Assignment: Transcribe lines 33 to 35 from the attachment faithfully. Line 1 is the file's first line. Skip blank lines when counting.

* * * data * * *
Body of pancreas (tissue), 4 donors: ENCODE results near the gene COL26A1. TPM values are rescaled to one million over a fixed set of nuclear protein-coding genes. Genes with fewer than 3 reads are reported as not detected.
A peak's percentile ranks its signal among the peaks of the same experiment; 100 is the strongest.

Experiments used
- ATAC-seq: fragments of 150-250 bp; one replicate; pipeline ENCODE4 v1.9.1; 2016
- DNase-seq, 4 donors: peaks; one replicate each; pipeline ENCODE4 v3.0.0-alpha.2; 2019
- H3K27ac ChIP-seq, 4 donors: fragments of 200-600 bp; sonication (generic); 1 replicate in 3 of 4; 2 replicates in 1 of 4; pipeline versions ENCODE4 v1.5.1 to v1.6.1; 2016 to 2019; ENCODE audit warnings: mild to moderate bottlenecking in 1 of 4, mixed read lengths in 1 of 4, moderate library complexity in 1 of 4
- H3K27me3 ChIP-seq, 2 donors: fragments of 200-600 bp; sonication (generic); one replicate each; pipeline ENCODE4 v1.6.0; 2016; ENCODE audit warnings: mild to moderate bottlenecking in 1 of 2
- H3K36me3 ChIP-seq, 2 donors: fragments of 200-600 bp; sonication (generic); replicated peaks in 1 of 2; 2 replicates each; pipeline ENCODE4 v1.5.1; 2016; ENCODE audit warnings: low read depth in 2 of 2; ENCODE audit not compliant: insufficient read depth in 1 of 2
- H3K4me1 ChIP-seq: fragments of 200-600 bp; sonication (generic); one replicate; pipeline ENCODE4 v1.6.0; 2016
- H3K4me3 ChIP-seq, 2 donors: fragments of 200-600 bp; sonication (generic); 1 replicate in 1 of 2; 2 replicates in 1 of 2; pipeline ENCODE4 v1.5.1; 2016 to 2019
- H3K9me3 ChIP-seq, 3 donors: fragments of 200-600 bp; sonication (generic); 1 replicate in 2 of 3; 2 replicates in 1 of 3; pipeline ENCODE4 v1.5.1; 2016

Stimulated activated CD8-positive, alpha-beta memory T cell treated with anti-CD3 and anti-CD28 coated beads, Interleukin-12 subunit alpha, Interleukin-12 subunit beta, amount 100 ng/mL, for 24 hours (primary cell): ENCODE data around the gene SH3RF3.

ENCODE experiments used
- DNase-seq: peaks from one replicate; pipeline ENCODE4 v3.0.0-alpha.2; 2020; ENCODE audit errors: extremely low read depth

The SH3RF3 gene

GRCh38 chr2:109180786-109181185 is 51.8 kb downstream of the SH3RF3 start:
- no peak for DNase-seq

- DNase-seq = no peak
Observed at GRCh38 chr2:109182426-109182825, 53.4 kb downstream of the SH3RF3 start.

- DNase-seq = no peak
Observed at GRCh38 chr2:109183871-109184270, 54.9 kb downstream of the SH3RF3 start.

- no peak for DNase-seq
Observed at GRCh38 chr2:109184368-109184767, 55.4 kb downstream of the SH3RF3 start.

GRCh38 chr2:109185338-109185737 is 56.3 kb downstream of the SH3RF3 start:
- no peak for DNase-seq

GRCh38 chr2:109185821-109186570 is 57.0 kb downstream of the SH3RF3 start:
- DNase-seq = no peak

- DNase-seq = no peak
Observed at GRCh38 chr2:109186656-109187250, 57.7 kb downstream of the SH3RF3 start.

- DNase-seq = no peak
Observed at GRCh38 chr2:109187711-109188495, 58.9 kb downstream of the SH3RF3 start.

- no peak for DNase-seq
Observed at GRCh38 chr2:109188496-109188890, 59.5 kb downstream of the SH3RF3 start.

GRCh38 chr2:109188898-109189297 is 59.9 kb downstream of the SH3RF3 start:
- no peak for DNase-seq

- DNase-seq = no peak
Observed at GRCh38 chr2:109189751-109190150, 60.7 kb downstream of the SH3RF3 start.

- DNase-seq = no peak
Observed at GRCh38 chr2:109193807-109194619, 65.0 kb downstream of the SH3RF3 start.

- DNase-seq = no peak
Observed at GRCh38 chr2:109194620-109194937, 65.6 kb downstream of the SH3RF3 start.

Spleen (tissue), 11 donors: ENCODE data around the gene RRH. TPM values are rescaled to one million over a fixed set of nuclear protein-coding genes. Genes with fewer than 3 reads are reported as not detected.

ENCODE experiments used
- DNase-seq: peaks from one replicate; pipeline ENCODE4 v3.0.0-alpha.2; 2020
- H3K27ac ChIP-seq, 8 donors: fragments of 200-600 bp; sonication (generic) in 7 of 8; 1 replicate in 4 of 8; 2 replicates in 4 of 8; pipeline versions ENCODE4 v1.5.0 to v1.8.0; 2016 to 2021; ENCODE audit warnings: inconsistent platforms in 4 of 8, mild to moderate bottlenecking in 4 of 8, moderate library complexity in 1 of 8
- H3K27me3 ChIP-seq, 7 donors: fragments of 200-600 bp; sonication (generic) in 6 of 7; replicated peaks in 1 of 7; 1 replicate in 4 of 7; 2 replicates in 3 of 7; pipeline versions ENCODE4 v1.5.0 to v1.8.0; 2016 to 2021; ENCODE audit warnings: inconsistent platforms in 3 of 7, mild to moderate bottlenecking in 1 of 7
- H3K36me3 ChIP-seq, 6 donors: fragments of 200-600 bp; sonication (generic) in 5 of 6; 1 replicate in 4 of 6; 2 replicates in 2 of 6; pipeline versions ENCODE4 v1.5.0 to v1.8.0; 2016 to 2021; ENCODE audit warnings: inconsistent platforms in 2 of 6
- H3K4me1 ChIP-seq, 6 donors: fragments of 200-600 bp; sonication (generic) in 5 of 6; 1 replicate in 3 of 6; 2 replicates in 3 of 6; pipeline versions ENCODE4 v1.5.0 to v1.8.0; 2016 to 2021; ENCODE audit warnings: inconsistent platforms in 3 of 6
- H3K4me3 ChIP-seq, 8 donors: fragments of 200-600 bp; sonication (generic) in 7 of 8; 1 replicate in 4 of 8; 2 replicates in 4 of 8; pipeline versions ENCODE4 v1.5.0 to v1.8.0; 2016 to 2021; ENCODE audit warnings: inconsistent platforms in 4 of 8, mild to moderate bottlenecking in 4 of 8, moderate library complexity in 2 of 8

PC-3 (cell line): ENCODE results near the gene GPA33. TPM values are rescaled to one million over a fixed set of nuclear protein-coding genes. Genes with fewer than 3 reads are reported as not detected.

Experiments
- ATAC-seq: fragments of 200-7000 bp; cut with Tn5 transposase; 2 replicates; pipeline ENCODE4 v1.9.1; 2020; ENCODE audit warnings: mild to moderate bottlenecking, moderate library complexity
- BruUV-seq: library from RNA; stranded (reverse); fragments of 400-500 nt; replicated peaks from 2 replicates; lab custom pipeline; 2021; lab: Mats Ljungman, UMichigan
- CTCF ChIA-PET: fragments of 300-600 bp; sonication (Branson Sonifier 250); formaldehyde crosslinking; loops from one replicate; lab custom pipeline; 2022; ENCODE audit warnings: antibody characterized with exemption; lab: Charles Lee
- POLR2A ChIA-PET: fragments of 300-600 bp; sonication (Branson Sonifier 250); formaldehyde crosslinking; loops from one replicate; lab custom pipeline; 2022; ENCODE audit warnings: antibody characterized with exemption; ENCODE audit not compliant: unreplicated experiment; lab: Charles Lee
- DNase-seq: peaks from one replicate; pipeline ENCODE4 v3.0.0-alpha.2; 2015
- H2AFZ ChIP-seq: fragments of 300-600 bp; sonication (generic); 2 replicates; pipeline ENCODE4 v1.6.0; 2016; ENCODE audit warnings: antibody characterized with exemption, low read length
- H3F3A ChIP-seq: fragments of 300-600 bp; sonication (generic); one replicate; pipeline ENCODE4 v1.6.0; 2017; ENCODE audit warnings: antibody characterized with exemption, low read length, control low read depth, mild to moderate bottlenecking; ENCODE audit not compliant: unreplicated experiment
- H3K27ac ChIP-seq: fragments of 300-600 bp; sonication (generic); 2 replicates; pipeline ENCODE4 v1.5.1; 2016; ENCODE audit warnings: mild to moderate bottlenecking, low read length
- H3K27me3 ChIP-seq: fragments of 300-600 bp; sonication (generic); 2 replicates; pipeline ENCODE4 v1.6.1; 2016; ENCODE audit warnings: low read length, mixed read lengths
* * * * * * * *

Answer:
Observed at GRCh38 chr2:109188496-109188890, 59.5 kb downstream of the SH3RF3 start.

GRCh38 chr2:109188898-109189297 is 59.9 kb downstream of the SH3RF3 start:
- no peak for DNase-seq